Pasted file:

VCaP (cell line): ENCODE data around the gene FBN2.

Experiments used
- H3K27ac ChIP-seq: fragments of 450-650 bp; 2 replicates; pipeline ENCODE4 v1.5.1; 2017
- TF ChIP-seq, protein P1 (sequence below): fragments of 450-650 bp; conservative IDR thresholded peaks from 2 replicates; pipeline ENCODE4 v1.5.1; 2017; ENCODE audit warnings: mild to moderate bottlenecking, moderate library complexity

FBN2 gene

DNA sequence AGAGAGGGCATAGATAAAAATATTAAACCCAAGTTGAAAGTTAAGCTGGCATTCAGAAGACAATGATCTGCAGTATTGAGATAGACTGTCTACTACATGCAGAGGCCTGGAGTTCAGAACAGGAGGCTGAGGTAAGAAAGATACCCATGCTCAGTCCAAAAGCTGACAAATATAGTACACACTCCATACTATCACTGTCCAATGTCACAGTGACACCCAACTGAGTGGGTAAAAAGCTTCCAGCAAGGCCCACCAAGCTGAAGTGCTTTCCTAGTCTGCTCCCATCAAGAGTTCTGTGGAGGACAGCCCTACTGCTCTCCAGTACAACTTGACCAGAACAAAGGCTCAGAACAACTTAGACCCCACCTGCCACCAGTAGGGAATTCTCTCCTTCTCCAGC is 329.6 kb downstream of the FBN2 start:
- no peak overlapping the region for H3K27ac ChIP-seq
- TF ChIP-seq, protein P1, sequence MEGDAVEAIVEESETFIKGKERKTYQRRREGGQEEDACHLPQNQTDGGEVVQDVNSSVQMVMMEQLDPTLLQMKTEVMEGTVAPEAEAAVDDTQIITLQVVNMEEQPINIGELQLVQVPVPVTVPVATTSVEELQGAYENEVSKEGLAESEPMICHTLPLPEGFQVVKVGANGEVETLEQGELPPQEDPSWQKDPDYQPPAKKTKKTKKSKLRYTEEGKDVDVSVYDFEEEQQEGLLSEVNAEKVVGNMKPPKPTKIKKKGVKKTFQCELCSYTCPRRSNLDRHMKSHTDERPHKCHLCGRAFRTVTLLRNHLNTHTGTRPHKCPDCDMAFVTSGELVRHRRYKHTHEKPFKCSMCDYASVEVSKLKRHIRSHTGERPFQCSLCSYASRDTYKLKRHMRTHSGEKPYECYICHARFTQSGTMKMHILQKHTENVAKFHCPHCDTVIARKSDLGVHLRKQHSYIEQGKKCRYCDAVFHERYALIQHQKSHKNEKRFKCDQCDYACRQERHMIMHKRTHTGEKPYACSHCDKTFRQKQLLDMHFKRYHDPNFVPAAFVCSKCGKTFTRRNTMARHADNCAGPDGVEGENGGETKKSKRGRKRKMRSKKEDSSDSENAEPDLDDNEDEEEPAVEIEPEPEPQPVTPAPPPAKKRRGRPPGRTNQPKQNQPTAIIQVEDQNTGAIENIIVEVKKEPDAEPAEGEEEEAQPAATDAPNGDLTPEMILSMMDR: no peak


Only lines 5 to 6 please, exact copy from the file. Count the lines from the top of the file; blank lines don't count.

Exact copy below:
FBN2 gene

DNA sequence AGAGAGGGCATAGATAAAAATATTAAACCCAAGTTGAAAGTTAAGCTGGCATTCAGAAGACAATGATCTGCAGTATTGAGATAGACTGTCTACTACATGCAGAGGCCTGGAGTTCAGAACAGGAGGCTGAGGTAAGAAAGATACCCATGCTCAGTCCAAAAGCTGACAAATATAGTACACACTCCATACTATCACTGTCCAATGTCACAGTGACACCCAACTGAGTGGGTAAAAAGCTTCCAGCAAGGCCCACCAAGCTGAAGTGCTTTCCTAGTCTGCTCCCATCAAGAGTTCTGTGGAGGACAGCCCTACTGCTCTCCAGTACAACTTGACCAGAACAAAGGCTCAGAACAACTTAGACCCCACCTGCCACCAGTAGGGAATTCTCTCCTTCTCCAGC is 329.6 kb downstream of the FBN2 start: